Saudi paper Asharq al-Awsat sacks Iraq correspondent over 'fake' report

AFP , Monday 21 Nov 2016

The Saudi-owned newspaper Asharq al-Awsat said on Monday it fired its Baghdad correspondent, a day after printing controversial accusations wrongly attributed to a UN spokesman.

The report drew condemnation from Iraqi Prime Minister Haider al-Abadi and several other leading Shiite figures and bodies demanding an apology.

The sacking of the journalist, who was not named, came after the paper ran an article Sunday accusing Iranian pilgrims taking part in the Shiite Muslim commemoration of Arbaeen of sexually harassing women.

The article quoted a World Health Organization spokesman as saying that after last year's pilgrimage more than 169 Iraqi women became pregnant out of wedlock.

The UN's health agency said the "claim that this information was released by a WHO headquarters communications officer is completely erroneous."

The London-based daily paper published the WHO statement on Monday in what it said was evidence of "its commitment towards the truth... and to correct the erroneous information contained in (Sunday's) report".

"We also announce that we have stopped cooperating with the newspaper's correspondent in Baghdad responsible for the report because he did not respect professional and ethical norms," it said.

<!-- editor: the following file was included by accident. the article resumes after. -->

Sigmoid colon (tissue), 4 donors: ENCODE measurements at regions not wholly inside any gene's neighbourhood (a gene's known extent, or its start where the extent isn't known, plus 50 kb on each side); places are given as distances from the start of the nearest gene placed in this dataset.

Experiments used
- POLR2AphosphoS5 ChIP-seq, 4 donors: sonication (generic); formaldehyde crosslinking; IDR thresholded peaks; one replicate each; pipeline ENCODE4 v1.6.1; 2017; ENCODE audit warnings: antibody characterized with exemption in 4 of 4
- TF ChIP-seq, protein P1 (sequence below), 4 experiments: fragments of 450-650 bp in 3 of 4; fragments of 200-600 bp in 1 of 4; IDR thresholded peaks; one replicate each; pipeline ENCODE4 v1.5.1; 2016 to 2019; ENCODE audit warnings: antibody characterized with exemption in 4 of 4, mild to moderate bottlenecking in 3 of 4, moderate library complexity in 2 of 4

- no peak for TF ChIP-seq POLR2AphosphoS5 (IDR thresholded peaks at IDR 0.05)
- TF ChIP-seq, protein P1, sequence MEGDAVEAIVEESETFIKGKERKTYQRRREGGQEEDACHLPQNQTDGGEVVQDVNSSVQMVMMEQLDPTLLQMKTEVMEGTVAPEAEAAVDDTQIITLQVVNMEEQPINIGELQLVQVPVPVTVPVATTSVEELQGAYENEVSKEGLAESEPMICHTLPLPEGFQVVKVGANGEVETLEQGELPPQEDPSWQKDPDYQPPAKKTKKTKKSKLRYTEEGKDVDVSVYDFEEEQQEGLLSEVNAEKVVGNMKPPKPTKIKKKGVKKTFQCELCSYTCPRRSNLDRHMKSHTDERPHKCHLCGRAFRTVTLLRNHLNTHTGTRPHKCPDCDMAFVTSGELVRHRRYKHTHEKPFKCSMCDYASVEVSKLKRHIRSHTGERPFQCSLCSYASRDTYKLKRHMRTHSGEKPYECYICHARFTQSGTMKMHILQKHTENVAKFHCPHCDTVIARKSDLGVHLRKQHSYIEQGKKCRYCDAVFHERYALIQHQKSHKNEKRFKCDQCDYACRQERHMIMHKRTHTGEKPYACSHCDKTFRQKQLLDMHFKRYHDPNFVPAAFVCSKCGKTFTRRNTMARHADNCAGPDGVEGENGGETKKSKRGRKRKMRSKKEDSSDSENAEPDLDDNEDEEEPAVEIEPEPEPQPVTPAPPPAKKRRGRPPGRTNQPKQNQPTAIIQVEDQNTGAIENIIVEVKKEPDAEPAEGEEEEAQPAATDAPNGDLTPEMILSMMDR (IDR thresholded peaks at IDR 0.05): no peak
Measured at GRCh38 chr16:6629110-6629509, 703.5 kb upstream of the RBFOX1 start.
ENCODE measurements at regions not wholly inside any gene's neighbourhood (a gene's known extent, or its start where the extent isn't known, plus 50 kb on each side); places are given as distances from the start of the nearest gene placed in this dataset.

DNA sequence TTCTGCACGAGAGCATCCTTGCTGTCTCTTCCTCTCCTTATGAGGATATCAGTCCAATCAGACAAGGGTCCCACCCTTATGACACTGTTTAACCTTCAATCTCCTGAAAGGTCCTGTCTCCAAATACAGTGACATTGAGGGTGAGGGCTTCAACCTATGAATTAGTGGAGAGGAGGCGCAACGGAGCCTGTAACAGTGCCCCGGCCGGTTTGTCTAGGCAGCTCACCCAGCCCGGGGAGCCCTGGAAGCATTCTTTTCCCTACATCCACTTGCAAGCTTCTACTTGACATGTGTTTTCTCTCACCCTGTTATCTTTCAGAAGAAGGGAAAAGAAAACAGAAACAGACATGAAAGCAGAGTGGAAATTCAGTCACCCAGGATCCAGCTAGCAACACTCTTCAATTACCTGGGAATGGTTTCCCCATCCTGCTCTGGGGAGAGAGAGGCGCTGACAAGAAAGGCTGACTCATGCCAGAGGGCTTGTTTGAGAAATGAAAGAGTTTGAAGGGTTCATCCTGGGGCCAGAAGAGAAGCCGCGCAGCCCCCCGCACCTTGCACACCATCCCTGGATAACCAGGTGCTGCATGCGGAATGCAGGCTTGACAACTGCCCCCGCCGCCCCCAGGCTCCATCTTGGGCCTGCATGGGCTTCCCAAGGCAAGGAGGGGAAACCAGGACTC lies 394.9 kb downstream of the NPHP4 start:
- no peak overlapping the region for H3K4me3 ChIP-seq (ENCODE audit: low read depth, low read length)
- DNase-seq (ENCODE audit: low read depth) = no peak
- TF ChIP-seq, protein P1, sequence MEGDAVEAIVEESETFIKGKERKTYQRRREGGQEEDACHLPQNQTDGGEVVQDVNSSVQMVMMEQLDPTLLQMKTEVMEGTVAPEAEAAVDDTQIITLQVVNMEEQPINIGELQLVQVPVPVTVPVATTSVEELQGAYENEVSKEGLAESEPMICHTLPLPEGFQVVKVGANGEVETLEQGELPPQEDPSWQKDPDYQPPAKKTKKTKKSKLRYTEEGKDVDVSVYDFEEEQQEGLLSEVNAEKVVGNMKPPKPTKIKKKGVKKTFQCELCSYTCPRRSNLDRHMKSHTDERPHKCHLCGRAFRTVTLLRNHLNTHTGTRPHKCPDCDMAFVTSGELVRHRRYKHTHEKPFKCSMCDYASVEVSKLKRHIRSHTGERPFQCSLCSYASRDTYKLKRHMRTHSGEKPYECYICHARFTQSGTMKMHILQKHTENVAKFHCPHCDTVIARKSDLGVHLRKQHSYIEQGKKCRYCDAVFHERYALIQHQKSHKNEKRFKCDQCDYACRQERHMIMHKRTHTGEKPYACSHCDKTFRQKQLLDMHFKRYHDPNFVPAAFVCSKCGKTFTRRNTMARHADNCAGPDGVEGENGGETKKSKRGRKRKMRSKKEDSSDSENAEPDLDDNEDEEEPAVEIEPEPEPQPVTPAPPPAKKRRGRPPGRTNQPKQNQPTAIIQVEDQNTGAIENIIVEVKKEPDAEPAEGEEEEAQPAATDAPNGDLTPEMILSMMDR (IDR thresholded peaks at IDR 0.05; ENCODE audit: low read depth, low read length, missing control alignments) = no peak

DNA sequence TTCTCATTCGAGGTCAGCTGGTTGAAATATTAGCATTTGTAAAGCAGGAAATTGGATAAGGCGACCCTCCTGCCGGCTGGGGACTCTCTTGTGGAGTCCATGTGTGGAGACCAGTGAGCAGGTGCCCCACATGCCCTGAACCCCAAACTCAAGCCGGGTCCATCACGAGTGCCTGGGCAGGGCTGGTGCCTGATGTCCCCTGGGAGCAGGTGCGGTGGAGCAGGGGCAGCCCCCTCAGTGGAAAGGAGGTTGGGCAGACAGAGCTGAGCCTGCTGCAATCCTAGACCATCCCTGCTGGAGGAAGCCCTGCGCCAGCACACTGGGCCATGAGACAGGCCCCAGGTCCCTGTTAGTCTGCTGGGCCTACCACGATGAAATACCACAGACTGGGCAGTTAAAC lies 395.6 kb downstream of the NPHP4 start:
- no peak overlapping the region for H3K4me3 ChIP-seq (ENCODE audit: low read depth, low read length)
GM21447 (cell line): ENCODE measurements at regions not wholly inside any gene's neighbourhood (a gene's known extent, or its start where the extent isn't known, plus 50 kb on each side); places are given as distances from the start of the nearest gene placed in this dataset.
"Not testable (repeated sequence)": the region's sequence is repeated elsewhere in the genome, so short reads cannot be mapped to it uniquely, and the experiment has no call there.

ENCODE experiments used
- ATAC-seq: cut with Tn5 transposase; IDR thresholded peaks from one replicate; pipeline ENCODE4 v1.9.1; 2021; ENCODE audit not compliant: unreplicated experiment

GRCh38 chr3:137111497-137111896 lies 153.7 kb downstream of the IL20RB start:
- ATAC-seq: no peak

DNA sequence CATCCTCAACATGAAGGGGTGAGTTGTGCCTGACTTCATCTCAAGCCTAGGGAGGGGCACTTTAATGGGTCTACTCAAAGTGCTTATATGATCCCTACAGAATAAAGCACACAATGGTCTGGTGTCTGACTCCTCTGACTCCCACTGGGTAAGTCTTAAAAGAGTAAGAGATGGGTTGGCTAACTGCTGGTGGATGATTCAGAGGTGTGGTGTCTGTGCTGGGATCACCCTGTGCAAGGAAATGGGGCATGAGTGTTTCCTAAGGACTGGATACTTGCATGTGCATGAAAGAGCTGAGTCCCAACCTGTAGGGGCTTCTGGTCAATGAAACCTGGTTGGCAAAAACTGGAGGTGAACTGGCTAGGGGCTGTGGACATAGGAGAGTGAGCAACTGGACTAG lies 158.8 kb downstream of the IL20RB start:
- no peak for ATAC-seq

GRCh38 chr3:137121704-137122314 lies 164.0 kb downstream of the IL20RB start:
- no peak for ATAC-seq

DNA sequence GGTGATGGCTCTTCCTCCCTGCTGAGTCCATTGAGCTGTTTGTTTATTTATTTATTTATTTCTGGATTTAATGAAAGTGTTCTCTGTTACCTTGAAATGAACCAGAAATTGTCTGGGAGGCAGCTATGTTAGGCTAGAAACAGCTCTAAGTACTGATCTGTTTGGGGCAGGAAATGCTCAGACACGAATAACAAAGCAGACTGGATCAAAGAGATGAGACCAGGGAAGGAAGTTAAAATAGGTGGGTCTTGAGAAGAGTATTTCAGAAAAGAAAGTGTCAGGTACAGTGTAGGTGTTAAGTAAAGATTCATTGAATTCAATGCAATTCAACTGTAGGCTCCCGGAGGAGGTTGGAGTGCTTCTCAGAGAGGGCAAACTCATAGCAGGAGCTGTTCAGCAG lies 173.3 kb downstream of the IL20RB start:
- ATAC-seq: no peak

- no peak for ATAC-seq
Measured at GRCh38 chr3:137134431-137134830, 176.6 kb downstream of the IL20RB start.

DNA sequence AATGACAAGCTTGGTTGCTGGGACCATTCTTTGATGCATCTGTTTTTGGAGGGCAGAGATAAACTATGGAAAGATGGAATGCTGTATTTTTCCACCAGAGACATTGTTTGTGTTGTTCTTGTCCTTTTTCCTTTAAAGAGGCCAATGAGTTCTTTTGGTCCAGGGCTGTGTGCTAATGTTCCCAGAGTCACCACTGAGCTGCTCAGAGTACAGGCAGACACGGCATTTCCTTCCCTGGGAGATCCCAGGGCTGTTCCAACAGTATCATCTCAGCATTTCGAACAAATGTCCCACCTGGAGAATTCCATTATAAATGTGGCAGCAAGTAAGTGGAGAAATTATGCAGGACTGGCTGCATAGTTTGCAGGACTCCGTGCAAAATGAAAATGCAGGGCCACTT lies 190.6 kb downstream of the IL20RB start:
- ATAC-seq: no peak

A correspondent for Asharq al-Awsat in Iraq, Hamza Mustafa, meanwhile said he was resigning from the paper, although he stressed he did not write the article.

"I announce my resignation... after having asked them to identify the correspondent responsible for the false report," Mustafa said on his Facebook page.

Another journalist working for the newspaper in Baghdad, Maad Fayyad, in a statement obtained by AFP, said he had nothing to do with the controversial article.

"I am innocent... and those who know me... know it would be impossible for me to resort to such things," said Fayyad.

Arbaeen, one of world's largest religious events, commemorates the death in 680 of Imam Hussein, the grandson of the Prophet Mohammed.

Millions of Shiites from around the world take part each year in the massive processions to the shrine city of Karbala.

This year's edition culminated on Monday, with officials expecting the number of visitors to total 17 to 20 million, including around three million Iranians.

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